Sunday, 10 February 2008

“If we have only one life to live, we might as well not have lived at all.”

“According to Milan Kundera, “being” is full of “unbearable lightness” because each of us has only one life to live: “Einmal ist Keinmal” (”once is never”, i.e., “what happened once might as well have never happened at all”). Therefore, each life is ultimately insignificant; every decision ultimately does not matter. Since decisions do not matter, they are “light”: they do not tie us down. But at the same time, the insignificance of our decisions - our lives, or being - is unbearable. Hence, “the unbearable lightness of being.” (quote from Wikipedia)

"The thing that hath been, it is that which shall be; and that which is done is that which shall be done: and there is no new thing under the sun." ~Ecclesiastes 1:9

"For time is infinite, but the things in time, the concrete bodies are finite.... Now, however long a time may pass, according to the eternal laws governing the combinations of this eternal play of repetition, all configurations that have previously existed on this earth must yet meet, attract, repulse, kiss, and corrupt each other again.... And thus it will happen one day that a man will be born again, just like me, and a woman will be born, just like Mary." ~ Heinrich Heine

"What, if some day or night a demon were to steal after you in your loneliest loneliness and say to you: "This life as you now live it and have lived it, you will have to live once more and innumerable times more; and there will be nothing new in it, but every pain and every joy and every thought and sigh and everything unutterably small or great in your life will have to return to you, all in the same succession and sequence—even this spider and this moonlight between the trees, and even this moment and I myself. The eternal hourglass of existence is turned upside down again and again, and you with it, speck of dust!" ~Friedrich Nietzsche

Eternal recurrence - a finite number of events infinitely recurring again and again in infinite time, like games of chess, that, played one after another forever, eventually will repeat any game ever played.

The world is an eternal process of coming to be and passing away, where origin and end of the process seem to become fleeting vanishing points.When there is no final point, no destination, eventually every combination of matter and energy will be realized and repeated and infinite number of times - an escheresque return, a neverending groundhog day.

If a past event is experienced as a future one, it is recognized as something we already know, as something we have experienced before, and therefore, as a repetition.

Every recognition is a remembering - and repetition and memory are both the same movement, just into different directions; for what is remembered, has been and is repeated backwards, whereas actual repitition remembers in forward direction.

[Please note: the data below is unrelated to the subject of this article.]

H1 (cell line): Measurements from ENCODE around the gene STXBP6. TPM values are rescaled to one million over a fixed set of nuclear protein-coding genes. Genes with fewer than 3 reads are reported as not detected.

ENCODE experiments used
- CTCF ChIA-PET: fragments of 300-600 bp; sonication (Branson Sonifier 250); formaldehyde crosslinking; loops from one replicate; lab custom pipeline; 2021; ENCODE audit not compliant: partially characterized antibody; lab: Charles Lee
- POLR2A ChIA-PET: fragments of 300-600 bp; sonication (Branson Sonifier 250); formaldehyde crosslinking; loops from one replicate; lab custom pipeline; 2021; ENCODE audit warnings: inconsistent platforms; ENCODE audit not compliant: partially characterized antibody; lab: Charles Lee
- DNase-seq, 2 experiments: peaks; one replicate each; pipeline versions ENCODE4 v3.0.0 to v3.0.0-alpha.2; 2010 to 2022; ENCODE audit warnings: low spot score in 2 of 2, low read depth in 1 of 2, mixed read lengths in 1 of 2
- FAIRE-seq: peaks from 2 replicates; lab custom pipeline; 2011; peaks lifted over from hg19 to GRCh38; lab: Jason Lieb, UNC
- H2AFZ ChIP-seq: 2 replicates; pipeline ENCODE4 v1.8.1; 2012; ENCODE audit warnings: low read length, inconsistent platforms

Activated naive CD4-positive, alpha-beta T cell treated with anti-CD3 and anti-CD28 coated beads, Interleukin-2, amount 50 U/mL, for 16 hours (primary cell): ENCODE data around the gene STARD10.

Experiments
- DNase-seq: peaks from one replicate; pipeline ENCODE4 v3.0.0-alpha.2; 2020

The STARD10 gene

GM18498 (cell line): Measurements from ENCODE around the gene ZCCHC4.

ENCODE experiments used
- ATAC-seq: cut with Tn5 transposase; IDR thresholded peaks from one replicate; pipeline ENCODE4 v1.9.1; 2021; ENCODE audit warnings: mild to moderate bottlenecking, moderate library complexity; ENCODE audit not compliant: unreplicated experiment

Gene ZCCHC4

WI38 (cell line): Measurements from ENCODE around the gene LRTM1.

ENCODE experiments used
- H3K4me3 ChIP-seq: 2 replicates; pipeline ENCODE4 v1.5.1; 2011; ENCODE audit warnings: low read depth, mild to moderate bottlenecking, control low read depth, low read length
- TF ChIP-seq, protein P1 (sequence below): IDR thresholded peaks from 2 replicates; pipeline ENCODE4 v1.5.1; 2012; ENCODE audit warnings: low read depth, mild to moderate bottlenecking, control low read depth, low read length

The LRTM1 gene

Only what we remember can we identify, and only what we recognize can we name and thus make unique.

"Einmal is keinmal", once is never, if the 'once' comes into its true being through repetition only, if it becomes what it should be only by means of recurrence (and the english language seems to see it that way - in english, you do not "cognize", but you "re-cognize"... the repetition is in the word already).

Once is never, is just a draft, nameless and without reference, like a ray of light without reflection, like a sound with nothing to resonate in, not seen, not heard, not recognized - and therefore, equal to non-existent, to never-been?

Or is "einmal", once, the source, the beginning from where all possible repetitions take their origin?The 'once' that holds all possible events within, all possible becomings that are actual, that are within the now, that are now?

"Une fois pour toutes", Deleuze says, "The paradoxicality of true repetition is that 'once' stands for 'all'".

Einmal ist alles. Once is all.

Once is what we experience, right now. Once is the moment. Each moment arises and perishes, and the perishing of a moment allows the next moment to arise. For the moment, there is no end. The perishing of a moment is not a final state. Moments do not end in time because they allow other moments to arise.

"The moment is immortal in which I produce return. For the sake of this moment I bear return." (Nietzsche's Notebooks)

The eternal return is the vertigo that causes the subject, the event, the now to go around and around for innumerable times in series of infinite vibrations of being: all these vibrations reverberating, until the consonance of this same instant, in which these dissonances are reabsorbed anew, is re-established.